New mother Kayce Christopher will celebrate her first Mother’s Day this year. The courageous 29-year-old was excited to discover in May of last year she would be bringing a baby into a COVID-ravaged world.
Cleveland Dorse III made his grand entrance on Dec. 18, 2020.
“The first two months, he didn’t go out of the house because of the pandemic, but also, it was very cold,” said Christopher. “Now that so many people have been vaccinated, his dad and I are not so nervous about taking him out. My mom keeps him since I’ve returned to work. But in May, when I start a new job, we are putting him in daycare.”
Christopher and Cleveland Dorse Jr. have somehow managed to carve out a “normal and happy” life, even in the midst of a pandemic.
“Trey, that’s what we call him since he is the third, is a daddy’s boy,” said Christopher. “He kicks and squeals when he hears his father come in the door, but me —not so much — even though I was the one who stayed with him all day.”
Christopher and Dorse are bucking a national trend which indicates that American birth rates in many major cities are on the decline because of the anxieties and uncertainty fueled by the pandemic.
Massive job loss and worries about housing and other financial indicators have slowed birthrates nationwide.
In a study released by Guttmacher Institute, one in three women in the U.S. said they wanted to delay having a child or have decided to have fewer children because of COVID-19. Nine months into the pandemic, many states reported a sharp decline in birth rates compared to prior years.
But for this young family, the joy of expecting a baby far outweighed any trepidation about the state of the world.
“Trey just kind of dropped in on us, and from the very first day, he has been a source of great enjoyment,” said Christopher. “He was not an accident or a mistake. Our baby was a nice surprise for our whole family. Every day, he is our good news, in the midst of so much bad news.”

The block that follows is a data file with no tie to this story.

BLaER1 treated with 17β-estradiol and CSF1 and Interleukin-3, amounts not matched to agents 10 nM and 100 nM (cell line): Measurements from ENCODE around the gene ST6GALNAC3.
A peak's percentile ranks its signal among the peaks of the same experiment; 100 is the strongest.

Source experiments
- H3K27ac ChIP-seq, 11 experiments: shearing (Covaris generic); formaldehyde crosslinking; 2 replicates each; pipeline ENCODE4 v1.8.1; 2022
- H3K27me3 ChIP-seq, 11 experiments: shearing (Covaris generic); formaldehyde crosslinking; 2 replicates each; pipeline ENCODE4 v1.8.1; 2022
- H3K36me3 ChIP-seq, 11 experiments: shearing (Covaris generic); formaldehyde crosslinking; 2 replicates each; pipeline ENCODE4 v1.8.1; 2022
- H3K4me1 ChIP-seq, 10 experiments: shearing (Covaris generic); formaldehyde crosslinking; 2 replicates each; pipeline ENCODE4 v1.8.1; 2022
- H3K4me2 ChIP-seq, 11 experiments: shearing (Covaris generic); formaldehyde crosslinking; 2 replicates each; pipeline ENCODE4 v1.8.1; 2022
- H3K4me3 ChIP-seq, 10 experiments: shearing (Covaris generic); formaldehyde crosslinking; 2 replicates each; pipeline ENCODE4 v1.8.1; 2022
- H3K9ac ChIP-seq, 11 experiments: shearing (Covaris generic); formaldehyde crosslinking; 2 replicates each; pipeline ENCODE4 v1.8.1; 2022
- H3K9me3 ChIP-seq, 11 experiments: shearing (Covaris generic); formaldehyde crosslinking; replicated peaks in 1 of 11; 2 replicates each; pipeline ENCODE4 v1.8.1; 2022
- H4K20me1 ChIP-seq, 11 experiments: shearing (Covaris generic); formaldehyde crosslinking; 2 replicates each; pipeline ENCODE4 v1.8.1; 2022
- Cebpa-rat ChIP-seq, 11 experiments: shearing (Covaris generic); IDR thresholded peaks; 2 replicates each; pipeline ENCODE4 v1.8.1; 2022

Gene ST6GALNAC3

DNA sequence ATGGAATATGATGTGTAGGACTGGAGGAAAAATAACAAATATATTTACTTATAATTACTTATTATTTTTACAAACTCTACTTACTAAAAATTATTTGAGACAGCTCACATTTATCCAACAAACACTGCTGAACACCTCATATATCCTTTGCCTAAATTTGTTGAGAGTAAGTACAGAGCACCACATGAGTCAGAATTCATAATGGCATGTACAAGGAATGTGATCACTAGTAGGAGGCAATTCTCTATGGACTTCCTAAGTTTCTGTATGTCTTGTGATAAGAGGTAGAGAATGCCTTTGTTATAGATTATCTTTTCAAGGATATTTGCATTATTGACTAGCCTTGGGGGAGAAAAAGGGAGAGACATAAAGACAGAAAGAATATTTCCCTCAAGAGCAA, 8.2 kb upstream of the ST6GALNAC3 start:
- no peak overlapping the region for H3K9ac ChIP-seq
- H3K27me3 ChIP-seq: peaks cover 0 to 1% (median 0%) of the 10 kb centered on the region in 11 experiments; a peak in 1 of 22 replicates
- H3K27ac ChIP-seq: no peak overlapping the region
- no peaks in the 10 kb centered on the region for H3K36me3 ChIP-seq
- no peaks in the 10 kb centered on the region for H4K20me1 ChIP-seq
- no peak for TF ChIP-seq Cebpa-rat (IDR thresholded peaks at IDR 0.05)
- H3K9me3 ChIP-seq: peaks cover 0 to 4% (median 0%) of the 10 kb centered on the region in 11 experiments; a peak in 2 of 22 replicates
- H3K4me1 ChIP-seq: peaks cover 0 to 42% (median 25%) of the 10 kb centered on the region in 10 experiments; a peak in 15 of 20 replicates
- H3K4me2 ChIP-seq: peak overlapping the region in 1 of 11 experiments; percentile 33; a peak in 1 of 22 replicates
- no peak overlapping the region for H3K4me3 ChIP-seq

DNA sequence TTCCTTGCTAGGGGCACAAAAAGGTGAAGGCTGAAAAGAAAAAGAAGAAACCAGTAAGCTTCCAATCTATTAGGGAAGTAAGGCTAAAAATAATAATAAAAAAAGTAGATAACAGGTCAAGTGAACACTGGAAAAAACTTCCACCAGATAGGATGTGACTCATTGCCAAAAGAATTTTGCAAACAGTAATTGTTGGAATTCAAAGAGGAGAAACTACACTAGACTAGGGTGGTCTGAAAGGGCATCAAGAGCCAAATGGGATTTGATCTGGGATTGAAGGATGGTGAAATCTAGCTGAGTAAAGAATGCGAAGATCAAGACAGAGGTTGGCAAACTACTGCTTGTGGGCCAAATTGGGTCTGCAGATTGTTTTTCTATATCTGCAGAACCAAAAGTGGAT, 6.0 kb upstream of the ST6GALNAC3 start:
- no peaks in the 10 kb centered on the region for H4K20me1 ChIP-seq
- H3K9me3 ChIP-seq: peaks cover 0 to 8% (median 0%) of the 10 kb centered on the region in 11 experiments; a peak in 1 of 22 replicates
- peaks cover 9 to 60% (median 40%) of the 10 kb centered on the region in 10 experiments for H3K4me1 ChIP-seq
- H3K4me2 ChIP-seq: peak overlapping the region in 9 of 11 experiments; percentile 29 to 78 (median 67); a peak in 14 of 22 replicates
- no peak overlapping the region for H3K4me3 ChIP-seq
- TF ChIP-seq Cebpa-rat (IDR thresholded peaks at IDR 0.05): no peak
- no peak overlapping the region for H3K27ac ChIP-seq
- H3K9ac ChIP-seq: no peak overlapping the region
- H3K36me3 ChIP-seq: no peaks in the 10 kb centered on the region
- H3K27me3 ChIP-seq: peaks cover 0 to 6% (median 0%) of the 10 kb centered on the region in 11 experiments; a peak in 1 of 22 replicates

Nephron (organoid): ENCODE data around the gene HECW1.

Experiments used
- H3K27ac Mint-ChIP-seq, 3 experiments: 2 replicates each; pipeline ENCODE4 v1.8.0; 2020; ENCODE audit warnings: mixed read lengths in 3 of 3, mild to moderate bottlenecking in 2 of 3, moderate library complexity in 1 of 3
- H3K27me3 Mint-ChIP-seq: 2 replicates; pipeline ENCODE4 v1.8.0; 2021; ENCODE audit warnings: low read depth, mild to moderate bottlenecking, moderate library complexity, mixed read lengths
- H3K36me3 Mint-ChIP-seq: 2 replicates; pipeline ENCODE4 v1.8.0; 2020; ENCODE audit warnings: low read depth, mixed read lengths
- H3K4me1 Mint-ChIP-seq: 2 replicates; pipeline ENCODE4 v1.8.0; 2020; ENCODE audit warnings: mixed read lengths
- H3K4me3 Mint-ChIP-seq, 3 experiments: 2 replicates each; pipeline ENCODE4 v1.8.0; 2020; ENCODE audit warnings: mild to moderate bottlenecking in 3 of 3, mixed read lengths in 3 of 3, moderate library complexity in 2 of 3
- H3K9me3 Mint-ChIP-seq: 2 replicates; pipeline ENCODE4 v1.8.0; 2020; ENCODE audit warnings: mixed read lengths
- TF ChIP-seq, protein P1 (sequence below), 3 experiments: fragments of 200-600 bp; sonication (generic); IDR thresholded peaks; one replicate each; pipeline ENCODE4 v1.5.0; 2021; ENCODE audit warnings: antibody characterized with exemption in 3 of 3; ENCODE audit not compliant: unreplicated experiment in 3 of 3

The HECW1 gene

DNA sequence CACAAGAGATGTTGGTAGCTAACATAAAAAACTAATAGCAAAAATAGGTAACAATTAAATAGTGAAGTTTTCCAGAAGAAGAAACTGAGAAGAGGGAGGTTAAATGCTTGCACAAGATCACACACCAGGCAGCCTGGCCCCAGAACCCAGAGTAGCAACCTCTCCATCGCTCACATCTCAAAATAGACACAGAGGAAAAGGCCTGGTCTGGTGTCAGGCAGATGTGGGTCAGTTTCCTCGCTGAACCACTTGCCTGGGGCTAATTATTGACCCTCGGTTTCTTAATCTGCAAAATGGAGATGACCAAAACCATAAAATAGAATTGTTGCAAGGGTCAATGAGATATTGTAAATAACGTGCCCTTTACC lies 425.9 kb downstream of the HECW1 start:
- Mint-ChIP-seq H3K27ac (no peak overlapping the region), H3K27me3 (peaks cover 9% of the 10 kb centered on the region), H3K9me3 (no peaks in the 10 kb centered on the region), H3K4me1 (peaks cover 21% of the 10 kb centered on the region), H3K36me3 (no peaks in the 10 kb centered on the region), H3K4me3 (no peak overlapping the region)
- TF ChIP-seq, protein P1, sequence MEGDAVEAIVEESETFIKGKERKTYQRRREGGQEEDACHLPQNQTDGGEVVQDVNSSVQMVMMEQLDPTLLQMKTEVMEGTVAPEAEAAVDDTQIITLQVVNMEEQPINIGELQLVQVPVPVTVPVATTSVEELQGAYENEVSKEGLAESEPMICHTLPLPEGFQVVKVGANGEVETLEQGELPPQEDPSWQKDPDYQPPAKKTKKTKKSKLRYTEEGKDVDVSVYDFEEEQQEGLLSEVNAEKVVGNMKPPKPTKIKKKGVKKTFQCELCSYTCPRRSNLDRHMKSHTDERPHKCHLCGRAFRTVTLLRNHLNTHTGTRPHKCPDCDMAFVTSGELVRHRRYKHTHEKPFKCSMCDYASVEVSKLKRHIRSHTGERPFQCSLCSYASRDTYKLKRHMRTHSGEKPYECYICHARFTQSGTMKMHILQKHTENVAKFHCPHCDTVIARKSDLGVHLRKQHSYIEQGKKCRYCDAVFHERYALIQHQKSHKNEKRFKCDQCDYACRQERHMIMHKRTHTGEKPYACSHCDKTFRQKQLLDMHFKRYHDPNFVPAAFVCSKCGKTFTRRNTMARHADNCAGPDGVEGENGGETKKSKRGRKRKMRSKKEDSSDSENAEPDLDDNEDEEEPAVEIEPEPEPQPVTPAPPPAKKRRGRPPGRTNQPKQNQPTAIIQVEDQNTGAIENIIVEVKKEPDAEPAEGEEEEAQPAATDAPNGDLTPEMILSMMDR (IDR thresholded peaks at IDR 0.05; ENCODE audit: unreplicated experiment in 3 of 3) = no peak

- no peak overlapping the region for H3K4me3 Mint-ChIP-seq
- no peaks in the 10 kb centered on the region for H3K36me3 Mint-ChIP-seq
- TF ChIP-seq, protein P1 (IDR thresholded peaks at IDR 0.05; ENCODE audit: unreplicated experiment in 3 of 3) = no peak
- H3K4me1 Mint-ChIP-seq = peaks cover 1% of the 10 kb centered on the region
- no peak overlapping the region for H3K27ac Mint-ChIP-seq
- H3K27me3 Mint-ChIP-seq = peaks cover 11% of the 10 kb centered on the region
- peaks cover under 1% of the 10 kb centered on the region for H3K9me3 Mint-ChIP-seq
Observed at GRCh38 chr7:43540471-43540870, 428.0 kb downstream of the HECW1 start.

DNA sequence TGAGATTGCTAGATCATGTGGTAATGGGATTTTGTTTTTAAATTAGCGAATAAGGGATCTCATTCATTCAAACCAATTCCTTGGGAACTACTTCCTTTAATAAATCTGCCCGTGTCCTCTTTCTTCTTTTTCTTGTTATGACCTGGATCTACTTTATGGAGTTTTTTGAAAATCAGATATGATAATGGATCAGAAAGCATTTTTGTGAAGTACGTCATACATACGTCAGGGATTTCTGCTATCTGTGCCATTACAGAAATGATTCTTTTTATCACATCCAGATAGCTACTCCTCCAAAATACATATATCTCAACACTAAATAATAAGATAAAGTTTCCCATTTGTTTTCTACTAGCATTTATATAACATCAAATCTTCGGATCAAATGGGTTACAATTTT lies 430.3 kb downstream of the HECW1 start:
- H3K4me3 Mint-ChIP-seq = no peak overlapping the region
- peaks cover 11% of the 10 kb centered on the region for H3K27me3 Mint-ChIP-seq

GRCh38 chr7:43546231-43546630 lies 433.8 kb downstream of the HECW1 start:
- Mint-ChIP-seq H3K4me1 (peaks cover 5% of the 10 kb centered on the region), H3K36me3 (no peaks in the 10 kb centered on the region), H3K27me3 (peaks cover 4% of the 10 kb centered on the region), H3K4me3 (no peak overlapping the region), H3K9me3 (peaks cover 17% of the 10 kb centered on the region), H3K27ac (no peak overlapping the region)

Christopher said she was oblivious to the fact that she was pregnant for the first two months.
“There were some changes I noticed in my body,” said Christopher. “So, I went and got a pregnancy test, and I took it. When it came back positive, I woke Cleveland up from his nap. He’s a truck driver, and he was asleep. But I had to tell somebody. After I showed him the pregnancy test, he said, ‘I don’t know what I’m looking at.’ And I said, ‘I’m pregnant.’”
Dorse was overjoyed about the pregnancy after being with Christopher for three years. He had only one question for the expectant mom: “So, do we want to get married first, or go ahead and buy a house?”
Christopher felt there would be time enough for both prospects when the pandemic ends, so they delayed both.
Trey laughs and screams all day because he is “such a happy baby,” Christopher said. “Mom” attributes the baby’s pleasant demeanor to the way she handled her pregnancy.
“While I was pregnant, I decided that despite all the sickness and sadness around me, I was not going to let anything stress me out, or make me angry,” Christopher said. “I truly believe that a mother’s mood effects that child either positively or negatively, when she is pregnant. It all depends on her. We are happy, and Trey is happy. I think babies pick up on the spirit of a home.”
Christopher works as an administrative assistant at the Center for Health and Justice Involved Youth on the University of Tennessee Health Sciences campus.
In May, she starts her new job at the West Cancer Clinic as a scheduler.
‘I’m excited about the new job because it gets me closer to working in my field,” she said.
“I finished school last year, also in the pandemic,” Christopher said. “My son was born in 2020, and I completed my degree in 2020. In spite of the pandemic, it was a pretty good year for our family.”